The Norwegian Civil Aviation Authority (CAA) recently approved Advanced sequential operations at the world’s largest digital Remote Towers Centre operated by Avinor in Bodø, Norway.
This is an important step towards multiple towers operations in 2024.
Avinor operates a total of eight airport towers remotely from its digital Remote Towers Centre located north of the Arctic Circle. An additional three airport towers are due to be phased in during Q1 of 2023.
Advanced sequential operations means that an AFIS operator can operate two airport towers during one shift, from the same working position during times when there are no simultaneous aircraft movements.
“For Avinor this is an important milestone in that we can utilize the digital remote towers technology in a more efficient manner,” says Lars Vågsdal, Chief Technology Officer at Avinor.
This has been made possible through close collaboration with our technology partners at Kongsberg Defence & Aerospace and Indra, as well as through an open and transparent dialogue with the Norwegian CAA.”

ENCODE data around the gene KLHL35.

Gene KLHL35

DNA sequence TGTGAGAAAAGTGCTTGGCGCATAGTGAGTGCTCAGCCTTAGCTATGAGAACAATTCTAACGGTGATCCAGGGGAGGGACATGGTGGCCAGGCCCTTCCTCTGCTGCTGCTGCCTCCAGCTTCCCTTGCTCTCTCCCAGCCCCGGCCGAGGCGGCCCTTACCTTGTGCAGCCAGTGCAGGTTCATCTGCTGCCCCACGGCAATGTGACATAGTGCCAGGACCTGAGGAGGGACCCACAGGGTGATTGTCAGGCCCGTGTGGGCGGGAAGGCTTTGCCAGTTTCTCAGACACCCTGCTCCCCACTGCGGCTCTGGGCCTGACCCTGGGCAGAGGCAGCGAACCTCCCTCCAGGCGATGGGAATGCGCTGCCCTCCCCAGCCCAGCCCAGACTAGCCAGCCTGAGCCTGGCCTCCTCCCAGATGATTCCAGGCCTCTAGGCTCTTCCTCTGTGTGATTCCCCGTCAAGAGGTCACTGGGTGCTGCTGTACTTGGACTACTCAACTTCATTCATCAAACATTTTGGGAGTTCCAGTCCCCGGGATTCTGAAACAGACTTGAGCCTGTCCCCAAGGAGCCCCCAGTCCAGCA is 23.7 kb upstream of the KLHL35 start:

“The first few days of operations have gone seamlessly and our AFIS operators have responded positively to the new Advanced sequential operations procedures, says Jens Petter Duestad, Head of operations at Avinor’s Remote Towers Centre in Bodø, Norway.
First step towards the world’s first multiple towers operations
Avinor has taken an important step towards multiple towers operations with the introduction of Advanced sequential operations. With the multiple operations mode an AFIS operator or air traffic controller can operate multiple airports with low traffic volumes simultaneously.
“We aim at introducing multiple towers operations in 2024,” says Jan Gunnar Pedersen, Executive Vice President at Avinor Air Navigations Services.
“While Avinor will be the first company in the world to introduce this, the real motivation lies within the fact that we can run our tower operations in a substantially more efficient manner, both economically and operationally.”